Tuesday, February 26, 2013

Food that leaves you feeling empty.

A week or so ago, myself and a friend met anther friend at the French markets in Parnell. I haven't been for a while, and it hasn't changed that much. It's a bit bigger now maybe. I don't recall being overly fond of it before, but this time, I found myself outright not liking it.

There's nothing wrong with the food. A lot of it looked very tasty. Some of the cheeses were quite lovely. One of my coffee companions asked if it reminded me of the Matakana markets, another market that I'm not particularly fond of. Indeed there are similarities between the two markets. My primary objection to the Matakana market is that it presents itself as a farmers market. I don't think it is, I'd be much happier if it was described as an artisan market. Everything is gourmet this, special handmade that or cold smoked something or other with wood cut down by virgins on the full moon after the winter solstice. An exaggeration, but you get what I'm getting at. Or at least I hope you do.

The markets down at the Silo cinemas aren't much better. It's all food for eating there and then but that same sort of marketing applies. It's all small portions for high prices of gourmet branded foods that elsewhere in the world are cheap and cheerful street food.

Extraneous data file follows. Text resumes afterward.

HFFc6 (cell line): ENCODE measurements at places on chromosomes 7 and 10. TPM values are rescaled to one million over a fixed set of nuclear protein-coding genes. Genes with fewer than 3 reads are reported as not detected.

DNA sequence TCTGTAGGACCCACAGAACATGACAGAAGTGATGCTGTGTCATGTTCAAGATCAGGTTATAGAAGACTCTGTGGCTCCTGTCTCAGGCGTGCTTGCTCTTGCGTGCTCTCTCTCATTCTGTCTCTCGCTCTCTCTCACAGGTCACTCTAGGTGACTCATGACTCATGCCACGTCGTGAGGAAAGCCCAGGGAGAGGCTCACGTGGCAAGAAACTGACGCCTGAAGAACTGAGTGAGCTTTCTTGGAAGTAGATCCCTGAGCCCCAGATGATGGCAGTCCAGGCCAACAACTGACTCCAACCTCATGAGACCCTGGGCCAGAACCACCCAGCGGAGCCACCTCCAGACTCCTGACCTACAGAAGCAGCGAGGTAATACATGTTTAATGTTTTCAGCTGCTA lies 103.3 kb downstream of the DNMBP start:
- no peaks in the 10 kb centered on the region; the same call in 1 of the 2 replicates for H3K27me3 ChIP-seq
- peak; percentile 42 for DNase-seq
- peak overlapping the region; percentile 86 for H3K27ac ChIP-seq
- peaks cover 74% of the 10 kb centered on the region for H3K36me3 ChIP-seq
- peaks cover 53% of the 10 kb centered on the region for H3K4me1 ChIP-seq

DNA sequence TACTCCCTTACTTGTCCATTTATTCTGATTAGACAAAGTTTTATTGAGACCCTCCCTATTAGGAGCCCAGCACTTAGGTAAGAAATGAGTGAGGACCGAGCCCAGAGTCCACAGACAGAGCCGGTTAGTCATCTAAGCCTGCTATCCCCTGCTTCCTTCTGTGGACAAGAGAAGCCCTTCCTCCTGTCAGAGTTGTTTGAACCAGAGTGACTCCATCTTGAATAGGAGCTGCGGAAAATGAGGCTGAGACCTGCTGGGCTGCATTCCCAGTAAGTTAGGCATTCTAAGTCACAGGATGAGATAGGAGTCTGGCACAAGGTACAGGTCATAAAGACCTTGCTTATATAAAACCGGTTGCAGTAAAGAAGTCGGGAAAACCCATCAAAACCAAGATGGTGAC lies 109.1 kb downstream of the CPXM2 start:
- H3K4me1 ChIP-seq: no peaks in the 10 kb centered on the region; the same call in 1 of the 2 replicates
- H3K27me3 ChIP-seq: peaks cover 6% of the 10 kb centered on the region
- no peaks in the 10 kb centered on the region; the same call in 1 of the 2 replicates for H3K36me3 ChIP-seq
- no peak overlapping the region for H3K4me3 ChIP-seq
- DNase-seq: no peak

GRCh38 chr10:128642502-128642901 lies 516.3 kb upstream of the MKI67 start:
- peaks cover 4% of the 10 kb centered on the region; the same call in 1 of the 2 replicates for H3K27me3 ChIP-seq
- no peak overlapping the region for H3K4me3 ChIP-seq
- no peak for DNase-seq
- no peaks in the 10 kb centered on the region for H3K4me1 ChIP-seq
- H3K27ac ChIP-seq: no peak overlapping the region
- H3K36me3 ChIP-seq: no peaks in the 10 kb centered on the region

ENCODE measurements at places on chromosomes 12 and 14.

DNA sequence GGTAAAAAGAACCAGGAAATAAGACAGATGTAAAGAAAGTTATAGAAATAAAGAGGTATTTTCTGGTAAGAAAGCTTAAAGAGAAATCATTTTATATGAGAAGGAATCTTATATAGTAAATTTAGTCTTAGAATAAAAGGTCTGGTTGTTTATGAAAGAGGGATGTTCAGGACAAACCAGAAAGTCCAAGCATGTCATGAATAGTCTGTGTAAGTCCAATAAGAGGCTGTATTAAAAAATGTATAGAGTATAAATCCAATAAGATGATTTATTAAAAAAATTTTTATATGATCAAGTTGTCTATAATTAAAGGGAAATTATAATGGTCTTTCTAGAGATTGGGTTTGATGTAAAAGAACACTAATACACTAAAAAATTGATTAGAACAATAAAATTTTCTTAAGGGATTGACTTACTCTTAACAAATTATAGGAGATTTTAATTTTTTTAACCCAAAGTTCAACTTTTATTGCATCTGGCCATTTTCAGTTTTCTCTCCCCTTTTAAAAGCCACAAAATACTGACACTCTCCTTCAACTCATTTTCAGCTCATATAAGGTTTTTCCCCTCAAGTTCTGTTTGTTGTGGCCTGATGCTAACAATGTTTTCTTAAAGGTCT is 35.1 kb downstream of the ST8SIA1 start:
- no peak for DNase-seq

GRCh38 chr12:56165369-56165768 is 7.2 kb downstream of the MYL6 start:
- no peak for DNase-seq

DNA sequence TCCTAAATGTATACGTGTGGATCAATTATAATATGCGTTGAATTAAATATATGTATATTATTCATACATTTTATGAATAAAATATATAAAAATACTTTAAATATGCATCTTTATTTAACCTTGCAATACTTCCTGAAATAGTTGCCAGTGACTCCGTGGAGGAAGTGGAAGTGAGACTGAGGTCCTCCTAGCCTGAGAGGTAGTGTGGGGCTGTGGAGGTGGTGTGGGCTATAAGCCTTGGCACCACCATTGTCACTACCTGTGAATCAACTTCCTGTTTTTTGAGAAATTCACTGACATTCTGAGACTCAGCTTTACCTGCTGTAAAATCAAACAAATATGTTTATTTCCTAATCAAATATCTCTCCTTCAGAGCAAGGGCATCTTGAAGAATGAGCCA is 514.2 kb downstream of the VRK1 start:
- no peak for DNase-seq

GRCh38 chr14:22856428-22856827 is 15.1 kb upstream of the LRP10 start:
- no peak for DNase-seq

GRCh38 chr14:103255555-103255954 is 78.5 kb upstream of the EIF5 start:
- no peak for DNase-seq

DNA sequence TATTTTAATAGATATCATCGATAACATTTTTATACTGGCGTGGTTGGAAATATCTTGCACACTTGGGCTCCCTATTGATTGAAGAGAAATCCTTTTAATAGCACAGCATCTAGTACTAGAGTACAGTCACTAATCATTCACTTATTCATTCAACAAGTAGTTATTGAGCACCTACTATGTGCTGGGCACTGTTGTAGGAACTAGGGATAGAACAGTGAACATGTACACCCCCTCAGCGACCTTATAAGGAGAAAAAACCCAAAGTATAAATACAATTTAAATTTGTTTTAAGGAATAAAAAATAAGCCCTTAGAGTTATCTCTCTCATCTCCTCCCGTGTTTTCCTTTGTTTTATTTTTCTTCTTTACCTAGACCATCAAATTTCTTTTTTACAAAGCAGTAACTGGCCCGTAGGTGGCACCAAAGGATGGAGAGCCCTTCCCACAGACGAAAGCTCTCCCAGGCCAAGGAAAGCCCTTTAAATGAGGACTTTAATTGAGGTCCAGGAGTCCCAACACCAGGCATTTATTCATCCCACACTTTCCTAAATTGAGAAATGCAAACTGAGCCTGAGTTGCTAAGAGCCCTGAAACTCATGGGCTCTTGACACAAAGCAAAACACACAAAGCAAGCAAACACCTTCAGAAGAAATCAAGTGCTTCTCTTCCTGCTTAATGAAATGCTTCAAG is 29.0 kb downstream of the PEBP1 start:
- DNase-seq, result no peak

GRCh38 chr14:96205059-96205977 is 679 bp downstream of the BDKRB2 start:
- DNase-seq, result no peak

Then, a few nights ago, I was attempting to watch one of Jaime Oliver's new cooking shows. Seriously, I lasted about 3/4 of the way through the 1st episode. It struck me as very similar to a Gordon Ramsay show I tried to watch about a month ago. Nothing wrong with the food, different styles between the two cooks obviously and some of it sounded quite nice. The problem I had was that everything was described as superb or astounding or spectacular. The amount of hyperbole was off putting.

Even after all of that, I probably wouldn't have written out it. Then last night, watching Hugh Fearnley Whittingstall's latest River cottage instalment, the differences became blinding. Food was described as good. Not spectacular. Not mind-blowing. Good. Occasionally with little burnt bits around the edges. Which is what cooking is to me and what I want food to be. Astounding is good every so often, but when you're immersed in it the words become empty. That association of emptiness and food I find disturbing. It's what I find on most cooking shows and it's what I find in a lot of Auckland markets. The food becomes not for everyone but only for those who can afford it. It almost feels like an attempt to partition food off into approved, good stuff that only the right sort of appreciative rich people can have) or icky food for the plebs. It might not be the intent but for me at least it endows food with moral qualities. A sort of backwards snobbery,  "look at me, I'm doing things the good, old fashioned way, which is superior to modern methods" sort of thing. 

The food might well be very nice, but the way they market it leaves me feeling empty. And also not particularly hungry for whatever it is they're selling.

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